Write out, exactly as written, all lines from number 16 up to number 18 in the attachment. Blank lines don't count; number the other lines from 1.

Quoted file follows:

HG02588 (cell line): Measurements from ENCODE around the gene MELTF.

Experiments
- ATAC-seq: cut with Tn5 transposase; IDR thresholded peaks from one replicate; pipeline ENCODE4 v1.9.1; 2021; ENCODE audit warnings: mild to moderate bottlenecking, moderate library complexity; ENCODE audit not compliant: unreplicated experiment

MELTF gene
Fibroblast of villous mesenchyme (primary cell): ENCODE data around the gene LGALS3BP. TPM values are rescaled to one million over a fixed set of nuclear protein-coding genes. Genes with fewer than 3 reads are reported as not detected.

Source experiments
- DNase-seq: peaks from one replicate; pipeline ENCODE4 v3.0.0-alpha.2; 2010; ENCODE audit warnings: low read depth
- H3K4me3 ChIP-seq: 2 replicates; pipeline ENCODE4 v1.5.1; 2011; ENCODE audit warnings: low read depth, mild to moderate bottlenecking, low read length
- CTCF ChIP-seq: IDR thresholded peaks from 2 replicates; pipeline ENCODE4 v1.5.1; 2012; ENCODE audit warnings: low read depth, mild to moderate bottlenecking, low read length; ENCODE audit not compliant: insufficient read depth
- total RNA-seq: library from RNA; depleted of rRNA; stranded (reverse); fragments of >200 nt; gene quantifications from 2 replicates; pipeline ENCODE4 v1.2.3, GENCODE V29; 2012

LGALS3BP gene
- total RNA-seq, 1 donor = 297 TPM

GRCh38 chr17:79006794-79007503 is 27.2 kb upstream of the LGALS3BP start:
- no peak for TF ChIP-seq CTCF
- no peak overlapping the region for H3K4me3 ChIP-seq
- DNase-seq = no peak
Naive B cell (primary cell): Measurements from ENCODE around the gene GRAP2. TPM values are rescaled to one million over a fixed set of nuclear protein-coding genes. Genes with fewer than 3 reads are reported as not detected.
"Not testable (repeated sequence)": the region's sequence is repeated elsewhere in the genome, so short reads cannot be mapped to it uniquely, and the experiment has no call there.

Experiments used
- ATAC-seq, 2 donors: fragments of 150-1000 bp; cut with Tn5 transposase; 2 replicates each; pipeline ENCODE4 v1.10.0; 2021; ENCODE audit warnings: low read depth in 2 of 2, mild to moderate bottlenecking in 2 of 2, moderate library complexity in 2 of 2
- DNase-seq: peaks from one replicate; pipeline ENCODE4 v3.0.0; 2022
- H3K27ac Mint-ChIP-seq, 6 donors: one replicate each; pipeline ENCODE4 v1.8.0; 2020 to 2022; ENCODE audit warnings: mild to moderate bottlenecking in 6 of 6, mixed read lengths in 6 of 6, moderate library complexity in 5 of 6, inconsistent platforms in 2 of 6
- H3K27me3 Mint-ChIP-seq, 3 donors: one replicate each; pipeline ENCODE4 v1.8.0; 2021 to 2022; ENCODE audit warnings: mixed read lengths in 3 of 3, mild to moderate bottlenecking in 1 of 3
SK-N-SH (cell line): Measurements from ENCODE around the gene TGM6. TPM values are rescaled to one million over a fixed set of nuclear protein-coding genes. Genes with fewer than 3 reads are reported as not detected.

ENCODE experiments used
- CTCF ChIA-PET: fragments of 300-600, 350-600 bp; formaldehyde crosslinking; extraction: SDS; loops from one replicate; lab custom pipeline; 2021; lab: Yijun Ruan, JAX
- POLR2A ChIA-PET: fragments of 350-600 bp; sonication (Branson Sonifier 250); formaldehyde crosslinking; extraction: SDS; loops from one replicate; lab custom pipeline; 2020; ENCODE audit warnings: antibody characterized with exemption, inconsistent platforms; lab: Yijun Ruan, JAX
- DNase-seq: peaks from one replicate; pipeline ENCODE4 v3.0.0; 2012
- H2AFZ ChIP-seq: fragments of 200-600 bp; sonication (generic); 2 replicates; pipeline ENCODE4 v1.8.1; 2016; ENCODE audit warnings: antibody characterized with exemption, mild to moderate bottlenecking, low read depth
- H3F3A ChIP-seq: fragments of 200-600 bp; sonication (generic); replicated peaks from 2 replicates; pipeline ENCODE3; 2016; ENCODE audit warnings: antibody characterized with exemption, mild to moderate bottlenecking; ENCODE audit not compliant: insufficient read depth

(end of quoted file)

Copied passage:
- DNase-seq = no peak
Naive B cell (primary cell): Measurements from ENCODE around the gene GRAP2. TPM values are rescaled to one million over a fixed set of nuclear protein-coding genes. Genes with fewer than 3 reads are reported as not detected.
"Not testable (repeated sequence)": the region's sequence is repeated elsewhere in the genome, so short reads cannot be mapped to it uniquely, and the experiment has no call there.